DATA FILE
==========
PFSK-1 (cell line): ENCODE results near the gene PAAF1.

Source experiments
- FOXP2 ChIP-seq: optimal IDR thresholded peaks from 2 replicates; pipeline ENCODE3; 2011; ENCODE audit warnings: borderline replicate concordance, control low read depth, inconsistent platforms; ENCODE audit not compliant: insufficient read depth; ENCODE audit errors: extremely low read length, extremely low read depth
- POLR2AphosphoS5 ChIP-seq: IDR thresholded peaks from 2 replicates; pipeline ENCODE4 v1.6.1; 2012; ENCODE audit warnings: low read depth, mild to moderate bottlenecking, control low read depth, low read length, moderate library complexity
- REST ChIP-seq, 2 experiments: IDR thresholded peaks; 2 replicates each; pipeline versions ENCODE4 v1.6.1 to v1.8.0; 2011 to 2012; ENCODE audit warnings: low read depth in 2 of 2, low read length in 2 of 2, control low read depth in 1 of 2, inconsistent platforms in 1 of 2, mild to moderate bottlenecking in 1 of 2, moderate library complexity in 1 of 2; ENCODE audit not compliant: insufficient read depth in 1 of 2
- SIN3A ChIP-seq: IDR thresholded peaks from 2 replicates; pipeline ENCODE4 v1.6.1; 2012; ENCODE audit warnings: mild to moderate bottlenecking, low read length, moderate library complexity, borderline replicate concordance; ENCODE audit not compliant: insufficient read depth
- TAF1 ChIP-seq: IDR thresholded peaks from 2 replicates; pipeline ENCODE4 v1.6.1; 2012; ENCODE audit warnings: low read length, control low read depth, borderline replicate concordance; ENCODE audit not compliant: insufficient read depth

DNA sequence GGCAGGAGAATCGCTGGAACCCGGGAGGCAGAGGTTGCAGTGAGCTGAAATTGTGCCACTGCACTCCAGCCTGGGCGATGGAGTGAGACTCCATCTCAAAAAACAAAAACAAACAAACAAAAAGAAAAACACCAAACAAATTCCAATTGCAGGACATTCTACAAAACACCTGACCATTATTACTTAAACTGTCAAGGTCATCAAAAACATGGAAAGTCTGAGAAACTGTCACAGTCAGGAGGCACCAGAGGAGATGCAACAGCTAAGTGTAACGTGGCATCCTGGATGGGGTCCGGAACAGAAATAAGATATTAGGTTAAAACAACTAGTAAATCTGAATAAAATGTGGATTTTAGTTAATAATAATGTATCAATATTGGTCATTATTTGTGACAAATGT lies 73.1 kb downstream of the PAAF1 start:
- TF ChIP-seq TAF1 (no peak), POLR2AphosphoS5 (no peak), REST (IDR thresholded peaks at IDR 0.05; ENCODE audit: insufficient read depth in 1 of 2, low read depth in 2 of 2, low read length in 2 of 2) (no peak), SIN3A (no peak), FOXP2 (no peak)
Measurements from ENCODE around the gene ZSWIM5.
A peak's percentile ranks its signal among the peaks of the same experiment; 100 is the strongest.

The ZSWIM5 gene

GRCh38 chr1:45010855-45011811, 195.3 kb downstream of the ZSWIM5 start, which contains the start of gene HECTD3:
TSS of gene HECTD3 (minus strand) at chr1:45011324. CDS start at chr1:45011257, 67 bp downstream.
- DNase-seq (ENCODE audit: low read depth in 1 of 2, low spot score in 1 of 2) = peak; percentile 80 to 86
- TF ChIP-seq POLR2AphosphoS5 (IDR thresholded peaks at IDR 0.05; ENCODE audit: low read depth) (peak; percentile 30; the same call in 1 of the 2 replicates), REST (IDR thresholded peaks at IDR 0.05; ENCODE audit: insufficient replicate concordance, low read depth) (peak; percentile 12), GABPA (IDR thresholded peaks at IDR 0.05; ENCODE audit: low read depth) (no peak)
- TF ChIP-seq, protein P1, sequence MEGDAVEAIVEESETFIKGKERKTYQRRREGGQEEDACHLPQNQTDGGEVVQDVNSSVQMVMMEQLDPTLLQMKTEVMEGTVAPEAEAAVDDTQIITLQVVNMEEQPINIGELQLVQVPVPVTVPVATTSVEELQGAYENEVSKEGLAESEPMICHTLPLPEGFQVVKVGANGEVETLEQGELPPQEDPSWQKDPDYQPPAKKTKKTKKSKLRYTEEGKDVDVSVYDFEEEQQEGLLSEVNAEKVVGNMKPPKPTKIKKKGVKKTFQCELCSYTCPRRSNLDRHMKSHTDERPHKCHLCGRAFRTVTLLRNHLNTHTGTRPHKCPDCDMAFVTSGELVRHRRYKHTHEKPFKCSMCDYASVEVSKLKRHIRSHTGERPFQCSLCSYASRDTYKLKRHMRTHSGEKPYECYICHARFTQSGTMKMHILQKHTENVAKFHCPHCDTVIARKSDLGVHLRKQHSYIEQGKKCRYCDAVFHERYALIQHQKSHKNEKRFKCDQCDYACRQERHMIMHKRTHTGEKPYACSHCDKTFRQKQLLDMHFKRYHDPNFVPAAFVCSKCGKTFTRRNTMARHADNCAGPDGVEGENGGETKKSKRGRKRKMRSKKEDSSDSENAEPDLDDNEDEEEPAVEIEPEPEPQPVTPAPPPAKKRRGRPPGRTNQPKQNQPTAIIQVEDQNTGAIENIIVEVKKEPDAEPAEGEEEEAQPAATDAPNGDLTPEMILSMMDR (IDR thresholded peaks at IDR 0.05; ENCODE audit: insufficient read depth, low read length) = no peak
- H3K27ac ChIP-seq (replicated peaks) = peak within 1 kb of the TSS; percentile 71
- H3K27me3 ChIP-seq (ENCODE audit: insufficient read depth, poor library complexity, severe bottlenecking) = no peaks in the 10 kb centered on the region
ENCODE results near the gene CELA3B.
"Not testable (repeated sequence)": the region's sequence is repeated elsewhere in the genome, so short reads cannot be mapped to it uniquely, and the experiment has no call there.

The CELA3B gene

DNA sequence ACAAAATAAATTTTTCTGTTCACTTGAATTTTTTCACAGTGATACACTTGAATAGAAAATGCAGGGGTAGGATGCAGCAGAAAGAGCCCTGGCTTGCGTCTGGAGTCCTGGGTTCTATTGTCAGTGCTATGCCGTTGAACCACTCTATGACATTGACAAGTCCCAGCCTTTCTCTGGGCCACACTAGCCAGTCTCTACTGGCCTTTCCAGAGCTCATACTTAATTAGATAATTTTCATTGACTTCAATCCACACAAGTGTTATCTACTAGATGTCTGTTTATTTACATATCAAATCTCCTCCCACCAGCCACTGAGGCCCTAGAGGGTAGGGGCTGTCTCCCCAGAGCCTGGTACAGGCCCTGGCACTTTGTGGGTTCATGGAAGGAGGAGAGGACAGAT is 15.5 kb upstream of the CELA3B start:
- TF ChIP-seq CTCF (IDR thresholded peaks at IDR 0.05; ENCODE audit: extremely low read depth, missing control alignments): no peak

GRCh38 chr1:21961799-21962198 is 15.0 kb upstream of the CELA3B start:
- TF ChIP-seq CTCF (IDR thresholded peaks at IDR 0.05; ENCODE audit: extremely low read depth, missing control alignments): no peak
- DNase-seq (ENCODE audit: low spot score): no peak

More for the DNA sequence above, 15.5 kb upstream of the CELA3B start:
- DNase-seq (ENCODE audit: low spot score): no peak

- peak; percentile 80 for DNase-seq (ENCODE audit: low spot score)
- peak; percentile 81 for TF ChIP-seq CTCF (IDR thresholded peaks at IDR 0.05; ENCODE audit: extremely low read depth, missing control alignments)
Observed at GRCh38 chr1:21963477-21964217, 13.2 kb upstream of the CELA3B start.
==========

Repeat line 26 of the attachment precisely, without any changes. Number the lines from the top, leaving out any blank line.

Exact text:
- TF ChIP-seq CTCF (IDR thresholded peaks at IDR 0.05; ENCODE audit: extremely low read depth, missing control alignments): no peak